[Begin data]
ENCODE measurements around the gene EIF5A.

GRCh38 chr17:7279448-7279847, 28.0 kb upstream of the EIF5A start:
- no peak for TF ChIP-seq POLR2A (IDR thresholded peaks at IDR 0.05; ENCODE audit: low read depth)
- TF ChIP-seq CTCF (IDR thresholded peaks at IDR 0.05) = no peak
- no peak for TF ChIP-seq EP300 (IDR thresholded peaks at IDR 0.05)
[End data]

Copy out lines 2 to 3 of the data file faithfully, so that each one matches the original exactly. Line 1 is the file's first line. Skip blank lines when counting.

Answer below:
GRCh38 chr17:7279448-7279847, 28.0 kb upstream of the EIF5A start:
- no peak for TF ChIP-seq POLR2A (IDR thresholded peaks at IDR 0.05; ENCODE audit: low read depth)